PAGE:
Data from: Genotyping by sequencing and genome–environment associations in wild common bean predict widespread divergent adaptation to drought
Cortés, Andrés J.; Blair, Matthew W. (2019), Data from: Genotyping by sequencing and genome–environment associations in wild common bean predict widespread divergent adaptation to drought, Dryad, Dataset, https://doi.org/10.5061/dryad.j2c24
Drought will reduce global crop production by >10% in 2050 substantially worsening global malnutrition. Breeding for resistance to drought will require accessing crop genetic diversity found in the wild accessions from the driest high stress ecosystems. Genome–environment associations in crop wild relatives reveal natural adaptation, and therefore can be used to identify adaptive variation. We explored this approach in the food crop Phaseolus vulgaris L., characterizing 86 geo-referenced wild accessions using Genotyping by Sequencing (GBS) to discover single-nucleotide-polymorphisms (SNPs). The wild beans represented Mesoamerica, Guatemala, Colombia, Ecuador/Northern Peru and Andean groupings. We found high polymorphism with a total of 22,845 SNPs across the 86 accessions loci that confirmed genetic relationships for the groups. As a second objective, we quantified allelic associations with a bioclimatic-based drought index using 10 different statistical models that accounted for population structure. Based on the optimum model, 115 SNPs in 90 regions, widespread in all 11 common bean chromosomes, were associated with the bioclimatic-based drought index. A gene coding for an Ankyrin repeat-containing protein and a phototropic-responsive NPH3 gene were identified as potential candidates. Genomic windows of 1Mb containing associated SNPs had more positive Tajima’s D scores than windows without associated markers. This indicates that adaptation to drought, as estimated by bioclimatic variables, has been under natural divergent selection, suggesting that drought tolerance may be favorable under dry conditions but harmful in humid conditions. Our work exemplifies that genomic signatures of adaptation are useful for germplasm characterization, potentially enhancing future marker-assisted selection and crop improvement.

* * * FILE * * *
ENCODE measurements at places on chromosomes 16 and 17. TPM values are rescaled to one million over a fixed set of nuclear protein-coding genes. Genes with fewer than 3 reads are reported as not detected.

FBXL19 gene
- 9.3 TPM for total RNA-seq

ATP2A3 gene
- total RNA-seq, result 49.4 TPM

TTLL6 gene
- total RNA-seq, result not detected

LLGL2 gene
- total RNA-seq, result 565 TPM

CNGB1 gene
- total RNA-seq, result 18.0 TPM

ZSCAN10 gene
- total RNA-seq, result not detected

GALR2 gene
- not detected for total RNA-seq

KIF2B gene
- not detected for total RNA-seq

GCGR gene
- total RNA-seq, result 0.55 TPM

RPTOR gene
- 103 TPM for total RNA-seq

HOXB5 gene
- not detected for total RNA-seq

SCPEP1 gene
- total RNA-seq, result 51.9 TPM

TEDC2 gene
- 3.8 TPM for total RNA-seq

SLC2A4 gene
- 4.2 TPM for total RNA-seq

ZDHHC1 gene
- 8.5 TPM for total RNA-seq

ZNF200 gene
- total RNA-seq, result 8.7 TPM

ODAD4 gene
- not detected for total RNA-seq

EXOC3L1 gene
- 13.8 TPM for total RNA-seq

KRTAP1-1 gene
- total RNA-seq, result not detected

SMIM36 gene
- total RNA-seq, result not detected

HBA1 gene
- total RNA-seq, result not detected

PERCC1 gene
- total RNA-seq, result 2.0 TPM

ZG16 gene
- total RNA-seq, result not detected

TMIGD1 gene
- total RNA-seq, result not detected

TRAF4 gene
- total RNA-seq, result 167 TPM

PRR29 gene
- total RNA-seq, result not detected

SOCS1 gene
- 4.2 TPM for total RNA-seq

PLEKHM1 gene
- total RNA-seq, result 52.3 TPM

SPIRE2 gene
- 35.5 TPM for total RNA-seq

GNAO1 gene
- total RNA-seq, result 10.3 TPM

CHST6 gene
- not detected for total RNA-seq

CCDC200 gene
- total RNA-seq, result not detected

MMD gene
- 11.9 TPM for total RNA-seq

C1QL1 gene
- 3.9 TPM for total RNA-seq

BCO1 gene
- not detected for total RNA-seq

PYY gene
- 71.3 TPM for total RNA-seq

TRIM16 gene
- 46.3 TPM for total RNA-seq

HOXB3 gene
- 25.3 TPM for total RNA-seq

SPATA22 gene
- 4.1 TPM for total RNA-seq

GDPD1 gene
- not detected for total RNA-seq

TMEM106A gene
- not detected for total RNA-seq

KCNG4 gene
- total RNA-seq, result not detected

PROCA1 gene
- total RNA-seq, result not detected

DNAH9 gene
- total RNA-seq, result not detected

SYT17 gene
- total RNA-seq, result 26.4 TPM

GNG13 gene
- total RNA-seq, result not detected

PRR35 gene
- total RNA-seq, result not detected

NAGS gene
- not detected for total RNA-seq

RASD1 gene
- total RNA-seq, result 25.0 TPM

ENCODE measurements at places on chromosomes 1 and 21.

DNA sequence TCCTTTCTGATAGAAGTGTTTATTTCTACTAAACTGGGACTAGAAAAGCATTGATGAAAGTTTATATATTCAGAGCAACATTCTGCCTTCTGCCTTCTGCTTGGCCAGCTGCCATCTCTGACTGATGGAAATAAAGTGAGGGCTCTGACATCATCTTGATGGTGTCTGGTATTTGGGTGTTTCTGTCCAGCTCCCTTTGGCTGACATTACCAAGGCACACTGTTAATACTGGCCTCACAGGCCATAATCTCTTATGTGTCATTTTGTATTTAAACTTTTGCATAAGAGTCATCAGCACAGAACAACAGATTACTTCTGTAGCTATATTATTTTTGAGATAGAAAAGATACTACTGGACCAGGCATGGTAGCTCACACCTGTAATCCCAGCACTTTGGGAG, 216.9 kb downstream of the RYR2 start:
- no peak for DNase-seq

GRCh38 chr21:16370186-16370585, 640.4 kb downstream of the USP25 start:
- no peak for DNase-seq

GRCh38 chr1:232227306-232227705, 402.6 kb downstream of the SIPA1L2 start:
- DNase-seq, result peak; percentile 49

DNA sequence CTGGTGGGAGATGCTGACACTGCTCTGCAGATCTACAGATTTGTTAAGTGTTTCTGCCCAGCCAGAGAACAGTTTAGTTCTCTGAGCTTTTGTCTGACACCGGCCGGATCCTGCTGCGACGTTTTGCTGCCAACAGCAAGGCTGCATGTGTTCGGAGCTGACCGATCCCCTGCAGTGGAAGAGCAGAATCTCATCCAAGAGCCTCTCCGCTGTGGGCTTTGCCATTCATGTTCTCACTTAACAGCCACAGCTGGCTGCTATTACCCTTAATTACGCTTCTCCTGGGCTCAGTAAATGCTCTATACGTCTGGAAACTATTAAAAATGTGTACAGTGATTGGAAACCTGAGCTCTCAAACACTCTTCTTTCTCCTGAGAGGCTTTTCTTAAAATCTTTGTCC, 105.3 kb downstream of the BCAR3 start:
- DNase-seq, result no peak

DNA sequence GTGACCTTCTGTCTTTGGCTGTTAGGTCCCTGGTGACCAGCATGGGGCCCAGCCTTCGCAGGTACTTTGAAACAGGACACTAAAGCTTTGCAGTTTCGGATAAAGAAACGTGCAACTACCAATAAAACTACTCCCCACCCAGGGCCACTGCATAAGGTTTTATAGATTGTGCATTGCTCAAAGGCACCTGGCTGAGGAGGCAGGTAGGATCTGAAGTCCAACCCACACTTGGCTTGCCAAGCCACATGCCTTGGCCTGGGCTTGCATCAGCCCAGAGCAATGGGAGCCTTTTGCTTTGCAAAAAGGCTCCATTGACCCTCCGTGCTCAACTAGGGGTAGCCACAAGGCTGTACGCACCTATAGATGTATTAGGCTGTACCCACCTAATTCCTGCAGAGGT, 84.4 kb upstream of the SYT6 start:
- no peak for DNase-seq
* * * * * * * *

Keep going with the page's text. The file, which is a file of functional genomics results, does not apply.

National Science Foundation, Award: Lundell and Tullberg grants